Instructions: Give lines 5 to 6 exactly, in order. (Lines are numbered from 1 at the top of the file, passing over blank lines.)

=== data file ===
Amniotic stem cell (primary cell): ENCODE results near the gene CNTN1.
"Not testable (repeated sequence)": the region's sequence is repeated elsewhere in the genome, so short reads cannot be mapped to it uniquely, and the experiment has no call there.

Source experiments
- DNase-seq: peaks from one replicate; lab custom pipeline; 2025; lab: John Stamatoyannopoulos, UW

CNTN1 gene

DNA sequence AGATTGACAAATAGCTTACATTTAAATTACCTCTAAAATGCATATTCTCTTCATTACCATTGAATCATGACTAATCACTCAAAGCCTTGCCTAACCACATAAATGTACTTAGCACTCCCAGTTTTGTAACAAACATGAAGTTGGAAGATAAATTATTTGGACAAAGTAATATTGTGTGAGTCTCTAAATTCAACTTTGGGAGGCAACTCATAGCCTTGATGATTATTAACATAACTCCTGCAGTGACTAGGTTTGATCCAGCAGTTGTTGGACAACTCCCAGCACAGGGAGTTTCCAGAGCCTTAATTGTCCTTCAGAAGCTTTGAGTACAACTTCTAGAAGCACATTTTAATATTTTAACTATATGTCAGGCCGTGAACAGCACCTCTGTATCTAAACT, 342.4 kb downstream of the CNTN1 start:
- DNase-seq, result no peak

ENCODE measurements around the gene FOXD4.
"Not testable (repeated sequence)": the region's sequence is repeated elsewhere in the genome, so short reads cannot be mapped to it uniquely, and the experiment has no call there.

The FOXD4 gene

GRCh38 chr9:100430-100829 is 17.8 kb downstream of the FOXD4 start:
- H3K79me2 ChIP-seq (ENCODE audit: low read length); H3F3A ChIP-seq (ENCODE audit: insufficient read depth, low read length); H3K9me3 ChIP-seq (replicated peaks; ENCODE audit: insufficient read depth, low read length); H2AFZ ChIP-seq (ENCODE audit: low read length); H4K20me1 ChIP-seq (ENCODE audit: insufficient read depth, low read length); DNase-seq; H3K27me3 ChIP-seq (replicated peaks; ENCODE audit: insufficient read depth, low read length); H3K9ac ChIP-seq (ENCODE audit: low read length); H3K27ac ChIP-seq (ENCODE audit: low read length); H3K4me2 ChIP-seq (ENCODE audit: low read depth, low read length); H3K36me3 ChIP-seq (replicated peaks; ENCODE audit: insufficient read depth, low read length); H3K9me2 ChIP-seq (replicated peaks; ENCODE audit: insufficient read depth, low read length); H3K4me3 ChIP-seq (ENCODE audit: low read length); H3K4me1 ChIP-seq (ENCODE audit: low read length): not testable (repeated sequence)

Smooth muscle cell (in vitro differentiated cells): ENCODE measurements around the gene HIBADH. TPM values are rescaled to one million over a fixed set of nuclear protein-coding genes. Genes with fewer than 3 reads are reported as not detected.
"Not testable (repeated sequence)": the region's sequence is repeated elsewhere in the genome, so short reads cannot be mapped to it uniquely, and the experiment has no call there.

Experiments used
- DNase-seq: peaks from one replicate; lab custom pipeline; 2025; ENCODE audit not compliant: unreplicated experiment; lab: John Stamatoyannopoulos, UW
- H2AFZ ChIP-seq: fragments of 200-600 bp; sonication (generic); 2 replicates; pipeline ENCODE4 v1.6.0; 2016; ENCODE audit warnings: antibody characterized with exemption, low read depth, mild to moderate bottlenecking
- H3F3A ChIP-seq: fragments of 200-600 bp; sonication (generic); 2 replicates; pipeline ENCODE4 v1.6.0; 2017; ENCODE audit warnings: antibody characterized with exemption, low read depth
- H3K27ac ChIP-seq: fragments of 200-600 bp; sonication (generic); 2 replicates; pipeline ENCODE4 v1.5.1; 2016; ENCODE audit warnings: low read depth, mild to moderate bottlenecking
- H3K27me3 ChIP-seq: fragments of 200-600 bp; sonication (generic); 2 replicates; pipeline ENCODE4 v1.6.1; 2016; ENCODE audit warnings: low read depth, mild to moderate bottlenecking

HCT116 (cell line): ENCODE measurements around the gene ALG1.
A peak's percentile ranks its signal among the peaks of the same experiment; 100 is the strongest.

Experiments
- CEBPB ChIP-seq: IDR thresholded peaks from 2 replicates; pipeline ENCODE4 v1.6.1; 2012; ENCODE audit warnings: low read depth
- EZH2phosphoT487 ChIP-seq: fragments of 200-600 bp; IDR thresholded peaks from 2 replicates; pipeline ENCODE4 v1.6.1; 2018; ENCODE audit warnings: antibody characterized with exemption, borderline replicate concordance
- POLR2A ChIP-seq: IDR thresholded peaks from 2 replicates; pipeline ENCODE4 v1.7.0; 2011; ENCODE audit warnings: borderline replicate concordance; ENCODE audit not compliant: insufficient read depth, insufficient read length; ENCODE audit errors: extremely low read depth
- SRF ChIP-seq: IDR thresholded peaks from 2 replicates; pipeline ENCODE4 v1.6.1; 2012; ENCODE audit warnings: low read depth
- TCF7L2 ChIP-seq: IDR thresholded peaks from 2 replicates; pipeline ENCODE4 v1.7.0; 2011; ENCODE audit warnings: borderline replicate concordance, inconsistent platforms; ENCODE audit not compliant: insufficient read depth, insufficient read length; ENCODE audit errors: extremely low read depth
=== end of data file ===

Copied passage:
CNTN1 gene

DNA sequence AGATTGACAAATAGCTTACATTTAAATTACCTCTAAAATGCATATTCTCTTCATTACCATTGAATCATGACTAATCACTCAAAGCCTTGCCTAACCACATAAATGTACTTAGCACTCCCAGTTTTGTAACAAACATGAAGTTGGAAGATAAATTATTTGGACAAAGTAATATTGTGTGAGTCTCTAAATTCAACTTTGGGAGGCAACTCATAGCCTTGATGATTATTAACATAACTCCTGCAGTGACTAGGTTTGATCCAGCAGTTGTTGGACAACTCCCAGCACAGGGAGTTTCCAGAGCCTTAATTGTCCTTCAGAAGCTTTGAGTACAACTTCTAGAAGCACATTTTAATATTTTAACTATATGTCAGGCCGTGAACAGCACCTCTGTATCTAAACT, 342.4 kb downstream of the CNTN1 start: